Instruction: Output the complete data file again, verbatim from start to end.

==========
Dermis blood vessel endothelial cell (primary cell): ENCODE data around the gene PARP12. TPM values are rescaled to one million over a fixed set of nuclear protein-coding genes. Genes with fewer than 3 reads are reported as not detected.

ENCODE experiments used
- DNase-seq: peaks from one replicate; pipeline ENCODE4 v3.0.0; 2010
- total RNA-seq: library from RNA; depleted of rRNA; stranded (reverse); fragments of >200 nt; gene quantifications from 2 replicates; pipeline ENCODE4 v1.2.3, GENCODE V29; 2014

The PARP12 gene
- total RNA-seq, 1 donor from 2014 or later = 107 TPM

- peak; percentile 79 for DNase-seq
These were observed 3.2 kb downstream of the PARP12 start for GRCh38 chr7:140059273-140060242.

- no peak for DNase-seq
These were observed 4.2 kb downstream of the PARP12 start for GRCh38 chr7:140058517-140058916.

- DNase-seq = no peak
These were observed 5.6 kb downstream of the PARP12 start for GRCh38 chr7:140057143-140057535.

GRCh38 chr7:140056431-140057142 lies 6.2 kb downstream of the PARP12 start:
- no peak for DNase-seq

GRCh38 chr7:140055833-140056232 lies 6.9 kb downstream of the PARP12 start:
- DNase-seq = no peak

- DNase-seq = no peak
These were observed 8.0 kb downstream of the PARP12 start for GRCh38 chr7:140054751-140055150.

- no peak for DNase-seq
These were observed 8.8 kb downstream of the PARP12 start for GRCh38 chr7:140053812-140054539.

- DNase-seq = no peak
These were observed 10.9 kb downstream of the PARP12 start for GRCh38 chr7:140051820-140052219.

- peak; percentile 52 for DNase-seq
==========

Dermis blood vessel endothelial cell (primary cell): ENCODE data around the gene PARP12. TPM values are rescaled to one million over a fixed set of nuclear protein-coding genes. Genes with fewer than 3 reads are reported as not detected.

ENCODE experiments used
- DNase-seq: peaks from one replicate; pipeline ENCODE4 v3.0.0; 2010
- total RNA-seq: library from RNA; depleted of rRNA; stranded (reverse); fragments of >200 nt; gene quantifications from 2 replicates; pipeline ENCODE4 v1.2.3, GENCODE V29; 2014

The PARP12 gene
- total RNA-seq, 1 donor from 2014 or later = 107 TPM

- peak; percentile 79 for DNase-seq
These were observed 3.2 kb downstream of the PARP12 start for GRCh38 chr7:140059273-140060242.

- no peak for DNase-seq
These were observed 4.2 kb downstream of the PARP12 start for GRCh38 chr7:140058517-140058916.

- DNase-seq = no peak
These were observed 5.6 kb downstream of the PARP12 start for GRCh38 chr7:140057143-140057535.

GRCh38 chr7:140056431-140057142 lies 6.2 kb downstream of the PARP12 start:
- no peak for DNase-seq

GRCh38 chr7:140055833-140056232 lies 6.9 kb downstream of the PARP12 start:
- DNase-seq = no peak

- DNase-seq = no peak
These were observed 8.0 kb downstream of the PARP12 start for GRCh38 chr7:140054751-140055150.

- no peak for DNase-seq
These were observed 8.8 kb downstream of the PARP12 start for GRCh38 chr7:140053812-140054539.

- DNase-seq = no peak
These were observed 10.9 kb downstream of the PARP12 start for GRCh38 chr7:140051820-140052219.

- peak; percentile 52 for DNase-seq